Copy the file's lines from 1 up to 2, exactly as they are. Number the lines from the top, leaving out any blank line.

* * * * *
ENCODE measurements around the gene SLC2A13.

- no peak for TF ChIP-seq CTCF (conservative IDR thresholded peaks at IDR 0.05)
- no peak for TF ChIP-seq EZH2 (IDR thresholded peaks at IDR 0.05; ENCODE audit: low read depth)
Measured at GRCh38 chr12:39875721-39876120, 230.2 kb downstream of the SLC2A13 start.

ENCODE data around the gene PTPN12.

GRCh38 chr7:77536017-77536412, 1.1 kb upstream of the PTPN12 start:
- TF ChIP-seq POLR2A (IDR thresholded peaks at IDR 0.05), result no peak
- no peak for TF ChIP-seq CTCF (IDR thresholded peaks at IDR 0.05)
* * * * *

ENCODE measurements around the gene SLC2A13.

- no peak for TF ChIP-seq CTCF (conservative IDR thresholded peaks at IDR 0.05)